more action potentials occur at a time more Ca2+ enters the myocardial cells during the AP plateaus, more Ca2+ is released from the SR, and greater tension is produced during contraction.
Sympathetic stimulation Increases the inward
Ca2+ current during the plateau of each cardiac action potential; the Ca2+ pump of the SR as a result more Ca2+ is accumulated by the SR and thus more Ca2+ is available for release in subsequent beats.
Factors that decrease contractility (negative inotropism)
Parasympathetic (Ach) via muscarinic receptors
decrease the force of concentration in the atria by decreasing the inward Ca2+ current during the plateau of the cardiac action potential.
are generated by turbulent flow of blood, which may occur inside or outside the heart.
Abnormal murmurs can be caused by
Stenosis or Valve insufficiency
restricting the opening of a heart valve, causing turbulence as blood flows through it.
allows backflow of blood when the incompetent valve is supposed to be closed.
Causes and symptoms of atrial flutter
many types of heart disease
stress and anxiety
open heart surgery
Atrial fibrillation and flutter
heart rhythms in which the atria are out of sync with the ventricles.
atria beat regularly and faster than the ventricles.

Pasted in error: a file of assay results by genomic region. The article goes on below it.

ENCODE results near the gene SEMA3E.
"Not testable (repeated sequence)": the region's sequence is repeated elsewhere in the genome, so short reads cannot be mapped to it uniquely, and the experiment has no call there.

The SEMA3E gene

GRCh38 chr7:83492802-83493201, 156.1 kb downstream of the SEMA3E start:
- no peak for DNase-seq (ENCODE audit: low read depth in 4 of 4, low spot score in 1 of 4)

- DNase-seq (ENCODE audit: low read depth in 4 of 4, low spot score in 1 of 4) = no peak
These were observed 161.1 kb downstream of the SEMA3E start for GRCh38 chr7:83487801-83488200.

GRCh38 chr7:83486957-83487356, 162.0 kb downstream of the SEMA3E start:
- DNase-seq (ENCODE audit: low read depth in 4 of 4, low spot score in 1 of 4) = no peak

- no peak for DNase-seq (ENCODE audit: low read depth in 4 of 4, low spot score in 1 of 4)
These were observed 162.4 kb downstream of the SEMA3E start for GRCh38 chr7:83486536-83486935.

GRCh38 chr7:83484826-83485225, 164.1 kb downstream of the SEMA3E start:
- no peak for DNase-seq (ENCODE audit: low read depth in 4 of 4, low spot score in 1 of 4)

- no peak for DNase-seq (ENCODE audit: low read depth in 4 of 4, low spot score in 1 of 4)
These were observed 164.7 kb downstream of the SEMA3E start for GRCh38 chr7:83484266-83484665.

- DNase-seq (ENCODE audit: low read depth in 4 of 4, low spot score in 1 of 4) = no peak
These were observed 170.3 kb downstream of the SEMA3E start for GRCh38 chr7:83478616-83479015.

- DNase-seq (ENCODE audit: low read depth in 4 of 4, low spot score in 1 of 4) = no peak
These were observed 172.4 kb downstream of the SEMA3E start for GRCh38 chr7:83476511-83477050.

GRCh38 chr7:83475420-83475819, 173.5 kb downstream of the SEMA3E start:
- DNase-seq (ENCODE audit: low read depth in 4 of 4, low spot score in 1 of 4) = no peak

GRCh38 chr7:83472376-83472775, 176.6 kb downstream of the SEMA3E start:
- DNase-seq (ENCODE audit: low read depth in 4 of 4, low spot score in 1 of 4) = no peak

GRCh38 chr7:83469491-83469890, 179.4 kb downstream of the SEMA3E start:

heart beat is completely irregular. The atrial muscles contract very quickly and irregularly; the ventricles beat irregularly but not as fast as the atria.
When the atria fibrillates what happens with the blood
blood that is not completely pumped out can pool and form a clot.
Atrial fibrillation may also result from an
an inflammation of the heart's covering (pericarditis), chest trauma or surgery, pulmonary disease, and certain medications
plaque build up in medium and large arteries
what is the plaque buildup in atherosclerosis made up of
contain lipids, inflammatory cells, smooth muscle cells, and connective tissue.
Which arteries are affected by atherosclerosis
coronary, carotid, and cerebral arteries, the aorta, its branches, and major arteries of the extremities
what are the causes of atherosclerosis
Dyslipidemia, diabetes, cigarette smoking, family history, sedentary lifestyle, obesity, and hypertension Smoking
symptoms of atherosclerosis
Shortness of breath Tightening pain in the chest
complications of atherosclerosis
Strokes Damage of muscles, body organs and blood vessels Deficiency of blood supply due to obstruction (angina)
The hallmark of atherosclerosis is
atherosclerotic plaque contains
lipids (intracellular and extracellular cholesterol and phospholipids) inflammatory cells (eg, macrophages, T cells) smooth muscle cellsconnective tissue (eg, collagen, elastic fibers)thrombiCa++ deposits.
All stages of atherosclerosis—from initiation and growth to complication of the plaque—are considered an
inflammatory response to . Endothelial injury is thought to have a primary role.
inhibits endothelial production of nitric oxide, a potent vasodilator and anti-inflammatory molecule.
how are the plaques built in atherosclerosis